Thousands of latex red balloons will likely stream again into the air after the University of Nebraska’s football team scores its first home-field points against Fresno State on Sept. 3.
That should come as no surprise to the more than 80,000 fans projected to attend the season opener at Memorial Stadium in Lincoln, Neb. The university has been handing out balloons to celebrate Husker scores for more than a half century.
An Omaha man, Randall Krause, aimed to change that though. Krause sued the state to stop the release of the balloons, arguing that it violated the Resource Conservation and Recovery Act, which regulates solid waste.
The U.S. District Court for Nebraska stopped him in his tracks on July 15, ruling he lacks the right to sue under the 11th Amendment of the U.S. Constitution. That amendment says U.S. citizens can’t sue states without a waiver. Chief District Judge Laurie Smith Camp said the university is an instrument of the state, and therefore can’t be sued.
Krause also unsuccessfully challenged Omaha’s use of sodium chloride and sodium ferrocyanide in road salts earlier this year.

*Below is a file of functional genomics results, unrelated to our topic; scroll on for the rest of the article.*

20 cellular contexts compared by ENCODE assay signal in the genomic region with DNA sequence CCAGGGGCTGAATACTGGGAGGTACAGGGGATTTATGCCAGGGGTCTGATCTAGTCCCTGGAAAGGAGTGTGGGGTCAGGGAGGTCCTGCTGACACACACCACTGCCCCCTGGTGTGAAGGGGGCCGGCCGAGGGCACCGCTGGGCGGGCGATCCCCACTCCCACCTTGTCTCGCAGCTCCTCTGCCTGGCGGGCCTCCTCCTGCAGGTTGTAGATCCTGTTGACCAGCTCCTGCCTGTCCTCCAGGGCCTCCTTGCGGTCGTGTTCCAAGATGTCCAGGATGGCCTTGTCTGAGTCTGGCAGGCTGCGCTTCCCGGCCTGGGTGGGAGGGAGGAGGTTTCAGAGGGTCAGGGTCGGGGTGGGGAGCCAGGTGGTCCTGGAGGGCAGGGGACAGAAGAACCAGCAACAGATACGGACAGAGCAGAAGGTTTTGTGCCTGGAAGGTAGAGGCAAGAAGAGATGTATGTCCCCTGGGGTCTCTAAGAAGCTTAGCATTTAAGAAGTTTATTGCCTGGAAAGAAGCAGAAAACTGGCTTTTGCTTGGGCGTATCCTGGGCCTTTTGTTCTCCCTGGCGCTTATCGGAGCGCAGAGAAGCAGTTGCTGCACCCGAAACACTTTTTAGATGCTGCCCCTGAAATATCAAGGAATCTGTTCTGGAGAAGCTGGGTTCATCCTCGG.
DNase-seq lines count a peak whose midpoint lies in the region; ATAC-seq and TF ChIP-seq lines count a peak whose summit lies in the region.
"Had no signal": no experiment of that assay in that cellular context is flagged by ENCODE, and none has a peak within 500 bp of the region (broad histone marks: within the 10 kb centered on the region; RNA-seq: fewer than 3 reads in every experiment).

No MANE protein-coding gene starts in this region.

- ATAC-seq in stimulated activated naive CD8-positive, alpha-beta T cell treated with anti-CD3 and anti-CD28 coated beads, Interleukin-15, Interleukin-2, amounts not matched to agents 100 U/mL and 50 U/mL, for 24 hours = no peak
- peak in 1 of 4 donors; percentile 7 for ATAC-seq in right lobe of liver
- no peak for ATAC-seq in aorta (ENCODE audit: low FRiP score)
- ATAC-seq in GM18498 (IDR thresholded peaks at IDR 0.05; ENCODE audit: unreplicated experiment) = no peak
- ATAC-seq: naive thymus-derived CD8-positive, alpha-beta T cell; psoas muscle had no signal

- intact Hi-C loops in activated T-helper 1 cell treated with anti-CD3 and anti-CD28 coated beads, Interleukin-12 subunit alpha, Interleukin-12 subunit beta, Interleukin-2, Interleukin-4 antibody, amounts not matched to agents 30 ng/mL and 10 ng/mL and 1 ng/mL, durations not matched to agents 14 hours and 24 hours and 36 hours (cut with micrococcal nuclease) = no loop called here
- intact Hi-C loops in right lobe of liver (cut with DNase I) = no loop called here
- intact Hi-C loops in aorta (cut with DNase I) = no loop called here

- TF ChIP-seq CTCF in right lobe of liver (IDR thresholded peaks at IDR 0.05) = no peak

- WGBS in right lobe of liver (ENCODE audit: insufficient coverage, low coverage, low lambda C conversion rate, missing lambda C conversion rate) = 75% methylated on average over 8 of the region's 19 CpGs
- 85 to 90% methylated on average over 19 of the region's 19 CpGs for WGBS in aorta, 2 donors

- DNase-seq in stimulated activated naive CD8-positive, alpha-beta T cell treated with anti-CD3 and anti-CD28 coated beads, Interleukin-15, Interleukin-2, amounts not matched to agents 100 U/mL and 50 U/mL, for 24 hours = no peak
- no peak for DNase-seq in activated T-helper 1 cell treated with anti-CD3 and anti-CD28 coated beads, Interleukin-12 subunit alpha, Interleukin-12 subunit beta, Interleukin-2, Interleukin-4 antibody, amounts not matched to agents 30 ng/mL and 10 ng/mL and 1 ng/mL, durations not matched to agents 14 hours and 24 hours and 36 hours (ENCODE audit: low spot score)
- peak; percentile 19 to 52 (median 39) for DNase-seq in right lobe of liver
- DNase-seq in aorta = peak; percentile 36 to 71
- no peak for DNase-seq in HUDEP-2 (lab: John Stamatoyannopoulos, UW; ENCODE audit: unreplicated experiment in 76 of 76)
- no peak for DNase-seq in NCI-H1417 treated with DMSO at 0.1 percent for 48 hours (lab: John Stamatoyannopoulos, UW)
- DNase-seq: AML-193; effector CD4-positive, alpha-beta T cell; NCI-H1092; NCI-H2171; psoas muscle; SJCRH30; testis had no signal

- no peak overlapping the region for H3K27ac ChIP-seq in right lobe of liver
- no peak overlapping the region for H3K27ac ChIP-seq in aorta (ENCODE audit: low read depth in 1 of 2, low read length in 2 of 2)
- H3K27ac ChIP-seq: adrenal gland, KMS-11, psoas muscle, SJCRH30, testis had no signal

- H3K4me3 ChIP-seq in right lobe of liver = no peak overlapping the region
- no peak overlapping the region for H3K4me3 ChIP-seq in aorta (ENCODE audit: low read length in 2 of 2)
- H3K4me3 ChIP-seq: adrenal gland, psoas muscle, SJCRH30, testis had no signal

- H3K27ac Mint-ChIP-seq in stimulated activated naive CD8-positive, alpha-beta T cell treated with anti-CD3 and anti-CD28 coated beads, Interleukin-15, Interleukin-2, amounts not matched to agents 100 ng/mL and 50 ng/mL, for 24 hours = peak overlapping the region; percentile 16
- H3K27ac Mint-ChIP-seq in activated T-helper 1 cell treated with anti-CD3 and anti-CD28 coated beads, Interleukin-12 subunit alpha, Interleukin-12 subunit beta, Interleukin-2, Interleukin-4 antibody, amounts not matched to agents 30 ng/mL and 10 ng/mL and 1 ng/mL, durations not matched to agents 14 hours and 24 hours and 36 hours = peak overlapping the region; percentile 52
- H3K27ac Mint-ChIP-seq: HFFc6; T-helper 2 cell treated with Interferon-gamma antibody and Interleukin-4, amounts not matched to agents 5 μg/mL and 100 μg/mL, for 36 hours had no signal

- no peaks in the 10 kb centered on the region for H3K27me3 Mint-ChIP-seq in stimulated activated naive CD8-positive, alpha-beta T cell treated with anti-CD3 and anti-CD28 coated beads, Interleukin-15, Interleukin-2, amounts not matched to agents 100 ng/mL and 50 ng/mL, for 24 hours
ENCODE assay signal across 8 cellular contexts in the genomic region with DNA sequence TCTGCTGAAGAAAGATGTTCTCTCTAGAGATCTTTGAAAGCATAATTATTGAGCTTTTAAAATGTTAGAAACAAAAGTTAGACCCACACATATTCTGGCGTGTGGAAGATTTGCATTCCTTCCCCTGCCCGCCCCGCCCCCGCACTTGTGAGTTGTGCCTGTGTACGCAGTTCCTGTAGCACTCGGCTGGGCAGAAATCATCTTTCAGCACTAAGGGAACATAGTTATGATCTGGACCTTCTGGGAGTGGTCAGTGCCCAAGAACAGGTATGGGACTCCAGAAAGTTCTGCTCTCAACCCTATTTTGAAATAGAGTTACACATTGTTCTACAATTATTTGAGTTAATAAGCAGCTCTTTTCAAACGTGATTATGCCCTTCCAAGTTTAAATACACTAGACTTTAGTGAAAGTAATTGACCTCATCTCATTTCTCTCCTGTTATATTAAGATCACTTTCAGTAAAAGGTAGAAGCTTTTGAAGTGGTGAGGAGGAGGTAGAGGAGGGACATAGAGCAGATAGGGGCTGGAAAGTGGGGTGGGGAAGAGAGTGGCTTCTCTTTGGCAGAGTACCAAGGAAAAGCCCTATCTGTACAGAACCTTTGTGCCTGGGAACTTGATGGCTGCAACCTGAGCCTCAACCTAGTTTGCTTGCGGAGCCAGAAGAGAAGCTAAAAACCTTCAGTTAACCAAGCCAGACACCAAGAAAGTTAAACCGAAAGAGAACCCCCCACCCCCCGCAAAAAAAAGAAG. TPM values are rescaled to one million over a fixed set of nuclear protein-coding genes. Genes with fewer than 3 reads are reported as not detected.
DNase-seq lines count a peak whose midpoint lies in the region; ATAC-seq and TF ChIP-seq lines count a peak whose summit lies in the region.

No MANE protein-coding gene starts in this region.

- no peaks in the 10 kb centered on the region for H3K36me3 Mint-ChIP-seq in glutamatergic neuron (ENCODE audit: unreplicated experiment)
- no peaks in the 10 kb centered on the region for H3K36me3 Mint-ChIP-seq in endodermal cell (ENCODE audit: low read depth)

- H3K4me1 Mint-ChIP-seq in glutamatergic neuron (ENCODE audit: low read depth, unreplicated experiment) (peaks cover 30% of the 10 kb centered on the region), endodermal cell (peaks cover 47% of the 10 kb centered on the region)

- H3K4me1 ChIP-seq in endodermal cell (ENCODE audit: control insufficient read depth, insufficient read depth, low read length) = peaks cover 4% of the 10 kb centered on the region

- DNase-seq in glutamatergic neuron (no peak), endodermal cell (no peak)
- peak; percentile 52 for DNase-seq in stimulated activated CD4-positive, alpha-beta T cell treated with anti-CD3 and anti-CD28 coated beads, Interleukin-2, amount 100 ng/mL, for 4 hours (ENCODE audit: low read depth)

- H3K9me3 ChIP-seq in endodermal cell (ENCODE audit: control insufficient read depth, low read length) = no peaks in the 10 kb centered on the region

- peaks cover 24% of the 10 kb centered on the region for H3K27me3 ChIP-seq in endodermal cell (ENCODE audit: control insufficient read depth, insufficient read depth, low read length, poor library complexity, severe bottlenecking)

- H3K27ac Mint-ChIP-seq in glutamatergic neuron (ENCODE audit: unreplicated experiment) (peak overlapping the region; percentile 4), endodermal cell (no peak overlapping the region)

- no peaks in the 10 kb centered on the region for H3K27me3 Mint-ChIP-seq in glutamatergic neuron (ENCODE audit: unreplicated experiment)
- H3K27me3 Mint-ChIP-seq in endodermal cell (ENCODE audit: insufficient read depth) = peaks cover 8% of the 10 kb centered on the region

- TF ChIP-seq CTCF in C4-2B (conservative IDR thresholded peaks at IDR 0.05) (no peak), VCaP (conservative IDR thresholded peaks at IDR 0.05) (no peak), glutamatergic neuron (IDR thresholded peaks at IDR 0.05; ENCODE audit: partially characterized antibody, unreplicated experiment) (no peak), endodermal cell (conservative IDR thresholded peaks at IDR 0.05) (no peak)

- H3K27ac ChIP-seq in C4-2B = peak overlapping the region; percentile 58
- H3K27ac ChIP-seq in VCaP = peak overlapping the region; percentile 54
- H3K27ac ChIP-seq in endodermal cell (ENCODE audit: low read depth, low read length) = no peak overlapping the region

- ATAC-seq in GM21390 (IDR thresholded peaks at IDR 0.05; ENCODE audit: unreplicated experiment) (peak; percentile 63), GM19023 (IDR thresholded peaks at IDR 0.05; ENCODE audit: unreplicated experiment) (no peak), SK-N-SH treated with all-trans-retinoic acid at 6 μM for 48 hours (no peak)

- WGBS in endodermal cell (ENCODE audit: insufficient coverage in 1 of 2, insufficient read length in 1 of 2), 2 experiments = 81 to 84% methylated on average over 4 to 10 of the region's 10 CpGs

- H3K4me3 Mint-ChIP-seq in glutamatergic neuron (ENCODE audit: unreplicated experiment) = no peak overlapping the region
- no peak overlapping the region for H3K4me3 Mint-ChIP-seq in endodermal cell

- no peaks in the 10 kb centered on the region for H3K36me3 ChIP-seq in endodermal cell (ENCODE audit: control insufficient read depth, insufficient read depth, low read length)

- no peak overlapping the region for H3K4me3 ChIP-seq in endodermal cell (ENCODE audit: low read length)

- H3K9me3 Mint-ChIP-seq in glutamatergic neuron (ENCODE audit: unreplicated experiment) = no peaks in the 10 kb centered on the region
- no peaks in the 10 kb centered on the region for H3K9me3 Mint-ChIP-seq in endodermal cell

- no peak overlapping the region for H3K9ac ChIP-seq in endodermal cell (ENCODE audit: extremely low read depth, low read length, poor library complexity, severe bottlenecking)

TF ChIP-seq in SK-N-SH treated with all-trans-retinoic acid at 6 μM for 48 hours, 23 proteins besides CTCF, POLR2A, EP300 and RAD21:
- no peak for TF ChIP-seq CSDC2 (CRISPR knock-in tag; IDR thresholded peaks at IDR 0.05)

Krause said the balloons threaten the safety of children and animal conservation. The balloon releases qualify as discarding solid waste, Krause argued. The helium-filled balloons, which come with non-biodegradable strings, can drift hundreds of miles throughout the eastern part of the U.S., Krause said in the challenge.
“Either in pieces or intact, all of the balloons eventually come back to earth. On the earth they become a hazard to wildlife,” Krause said. “Birds, turtles and other animals commonly mistake balloons for food, which can harm or even kill them. In addition, many animals can become entangled in balloon strings, which can strangle them or hurt their feet and hands.”
Endangered species like the whooping crane, the green sea turtle and the humpback whale are at risk, he said. So are children under the age of 8, who may put the balloons in their mouths and choke, Krause said.
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